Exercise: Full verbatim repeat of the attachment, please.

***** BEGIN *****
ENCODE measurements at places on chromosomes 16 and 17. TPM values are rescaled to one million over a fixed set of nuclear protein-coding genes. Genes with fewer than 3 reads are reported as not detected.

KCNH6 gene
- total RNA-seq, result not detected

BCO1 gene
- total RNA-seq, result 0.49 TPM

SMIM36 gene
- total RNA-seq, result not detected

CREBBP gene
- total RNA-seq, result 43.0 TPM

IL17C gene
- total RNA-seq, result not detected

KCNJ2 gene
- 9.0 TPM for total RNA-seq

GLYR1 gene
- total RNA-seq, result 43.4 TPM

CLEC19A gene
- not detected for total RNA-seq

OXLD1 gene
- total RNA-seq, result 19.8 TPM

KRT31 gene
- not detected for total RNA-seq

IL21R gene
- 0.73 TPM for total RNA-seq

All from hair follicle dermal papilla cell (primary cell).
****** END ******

ENCODE measurements at places on chromosomes 16 and 17. TPM values are rescaled to one million over a fixed set of nuclear protein-coding genes. Genes with fewer than 3 reads are reported as not detected.

KCNH6 gene
- total RNA-seq, result not detected

BCO1 gene
- total RNA-seq, result 0.49 TPM

SMIM36 gene
- total RNA-seq, result not detected

CREBBP gene
- total RNA-seq, result 43.0 TPM

IL17C gene
- total RNA-seq, result not detected

KCNJ2 gene
- 9.0 TPM for total RNA-seq

GLYR1 gene
- total RNA-seq, result 43.4 TPM

CLEC19A gene
- not detected for total RNA-seq

OXLD1 gene
- total RNA-seq, result 19.8 TPM

KRT31 gene
- not detected for total RNA-seq

IL21R gene
- 0.73 TPM for total RNA-seq

All from hair follicle dermal papilla cell (primary cell).